Fiat 130 saloon mixes sinister overtones with top value
Value 2012 £4750 Value NOW £6500
Fiat’s 130 four-door has always been the ugly sister to the swish coupé. The transport of Italian politicians and Vatican high-ups, it was designed to be Italy’s answer to the BMW E3 saloon and Jaguar XJ6. But sales between ’69 and ’74 were only 15,093 units and few have survived. Series 1 cars had a Lampredi-designed 2.8 V6 while the ’71 Series 2 got the gutsy 3.2 engine, improved dash, optional leather trim, aircon and a button to remotely open the front passenger door. On the road they’re poised with precise power steering and decent ride from all-independent suspension. The optional Borg Warner three-speed auto was the most popular and ZF five-speeders are rare.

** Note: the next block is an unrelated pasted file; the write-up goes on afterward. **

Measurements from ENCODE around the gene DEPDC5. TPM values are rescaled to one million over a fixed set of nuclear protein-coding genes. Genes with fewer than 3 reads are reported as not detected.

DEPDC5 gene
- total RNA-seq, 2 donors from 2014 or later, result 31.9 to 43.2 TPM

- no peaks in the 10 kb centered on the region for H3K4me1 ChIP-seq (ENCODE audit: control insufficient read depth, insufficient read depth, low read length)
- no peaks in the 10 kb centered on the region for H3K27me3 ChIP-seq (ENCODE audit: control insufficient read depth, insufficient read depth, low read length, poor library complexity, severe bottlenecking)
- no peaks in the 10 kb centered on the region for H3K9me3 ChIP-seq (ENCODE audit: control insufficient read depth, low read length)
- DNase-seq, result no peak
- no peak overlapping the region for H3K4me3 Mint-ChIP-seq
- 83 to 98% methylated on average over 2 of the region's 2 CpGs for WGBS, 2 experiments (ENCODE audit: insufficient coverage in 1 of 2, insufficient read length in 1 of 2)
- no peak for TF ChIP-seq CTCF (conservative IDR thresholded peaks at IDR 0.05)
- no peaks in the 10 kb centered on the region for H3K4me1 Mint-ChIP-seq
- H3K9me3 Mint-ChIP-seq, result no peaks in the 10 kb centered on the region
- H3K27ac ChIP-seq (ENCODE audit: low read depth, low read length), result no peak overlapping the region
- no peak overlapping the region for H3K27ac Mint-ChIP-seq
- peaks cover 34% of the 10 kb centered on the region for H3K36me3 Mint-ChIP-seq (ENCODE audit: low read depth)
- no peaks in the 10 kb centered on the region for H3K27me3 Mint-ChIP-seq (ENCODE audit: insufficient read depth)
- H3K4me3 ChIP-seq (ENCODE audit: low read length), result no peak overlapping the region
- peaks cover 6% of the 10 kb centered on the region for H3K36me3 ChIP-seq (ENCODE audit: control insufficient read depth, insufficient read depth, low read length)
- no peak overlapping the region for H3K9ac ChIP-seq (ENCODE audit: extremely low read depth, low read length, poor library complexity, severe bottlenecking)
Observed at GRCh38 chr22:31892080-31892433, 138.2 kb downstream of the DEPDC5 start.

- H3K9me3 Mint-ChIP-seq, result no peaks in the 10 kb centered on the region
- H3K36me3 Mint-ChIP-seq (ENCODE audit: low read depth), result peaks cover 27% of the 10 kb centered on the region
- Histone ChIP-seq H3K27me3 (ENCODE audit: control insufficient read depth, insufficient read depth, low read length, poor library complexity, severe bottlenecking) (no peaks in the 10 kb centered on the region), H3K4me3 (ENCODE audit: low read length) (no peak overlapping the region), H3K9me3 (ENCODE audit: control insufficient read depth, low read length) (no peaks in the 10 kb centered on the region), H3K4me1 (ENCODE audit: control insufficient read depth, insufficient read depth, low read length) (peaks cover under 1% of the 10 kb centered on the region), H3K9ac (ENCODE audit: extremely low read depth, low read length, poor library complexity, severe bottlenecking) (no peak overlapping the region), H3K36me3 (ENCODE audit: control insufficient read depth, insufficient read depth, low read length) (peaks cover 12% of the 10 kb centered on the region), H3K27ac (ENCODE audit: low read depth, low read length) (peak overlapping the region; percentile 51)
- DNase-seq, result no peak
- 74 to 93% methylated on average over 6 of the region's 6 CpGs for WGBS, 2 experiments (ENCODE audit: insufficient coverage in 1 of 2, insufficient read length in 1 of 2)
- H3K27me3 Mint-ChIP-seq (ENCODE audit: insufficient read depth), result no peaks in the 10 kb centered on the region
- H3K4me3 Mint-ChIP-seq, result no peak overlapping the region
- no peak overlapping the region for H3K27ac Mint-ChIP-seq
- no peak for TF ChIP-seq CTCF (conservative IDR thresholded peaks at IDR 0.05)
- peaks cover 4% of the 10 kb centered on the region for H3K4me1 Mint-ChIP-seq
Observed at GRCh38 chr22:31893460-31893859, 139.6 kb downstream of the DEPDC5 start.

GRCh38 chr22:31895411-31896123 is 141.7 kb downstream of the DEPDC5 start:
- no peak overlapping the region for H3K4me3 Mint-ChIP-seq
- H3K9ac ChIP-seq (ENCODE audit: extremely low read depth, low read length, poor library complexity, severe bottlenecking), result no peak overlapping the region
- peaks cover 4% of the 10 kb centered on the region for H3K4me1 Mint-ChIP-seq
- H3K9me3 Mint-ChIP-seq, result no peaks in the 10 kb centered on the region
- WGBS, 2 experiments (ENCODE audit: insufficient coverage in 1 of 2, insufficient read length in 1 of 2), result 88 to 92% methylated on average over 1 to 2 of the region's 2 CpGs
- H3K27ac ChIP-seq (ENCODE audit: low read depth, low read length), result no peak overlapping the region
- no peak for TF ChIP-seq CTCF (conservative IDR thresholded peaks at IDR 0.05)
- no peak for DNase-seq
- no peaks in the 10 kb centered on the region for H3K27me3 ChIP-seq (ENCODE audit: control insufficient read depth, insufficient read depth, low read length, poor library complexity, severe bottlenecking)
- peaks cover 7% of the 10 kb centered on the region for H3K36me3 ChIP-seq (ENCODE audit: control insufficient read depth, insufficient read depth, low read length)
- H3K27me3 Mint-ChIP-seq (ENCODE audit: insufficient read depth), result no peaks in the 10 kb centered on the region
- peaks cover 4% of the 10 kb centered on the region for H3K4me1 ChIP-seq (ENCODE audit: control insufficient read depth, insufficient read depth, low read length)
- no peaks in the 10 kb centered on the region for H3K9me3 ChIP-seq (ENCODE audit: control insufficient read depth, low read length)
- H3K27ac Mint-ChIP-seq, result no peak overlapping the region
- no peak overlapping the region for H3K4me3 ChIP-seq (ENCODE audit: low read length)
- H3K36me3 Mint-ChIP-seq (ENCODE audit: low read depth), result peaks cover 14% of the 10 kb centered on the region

These days the unloved 130 Berlina looks alluringly sharp in a Mafiosi sort of way, especially in black or dark blue. Watch Charles Bronson screeching up Italian hills in The Mechanic and you’ll see the appeal. This is a car that should carry a Walther P38 or Luger in the glove box. Saloon 130s appeared in dozens of Italian art house films with titles like L’asassino, typically with gangsters spraying bullets from the side windows – it exudes a Seventies Mafia getaway car vibe. Classics and Cabriolets in Essex has a smart ’69 in factory black and just two owners for £6495 while Classic Italians in Popoli, Italy has a perfect silver one-owner 1975 car with 15,000 miles for £10,500. For something so exclusive and distinctive these are low prices for examples that don’t need work. I’m not saying the 130 saloon is a sure-fire investment, but ten grand for a 15k minter feels extremely good value to me.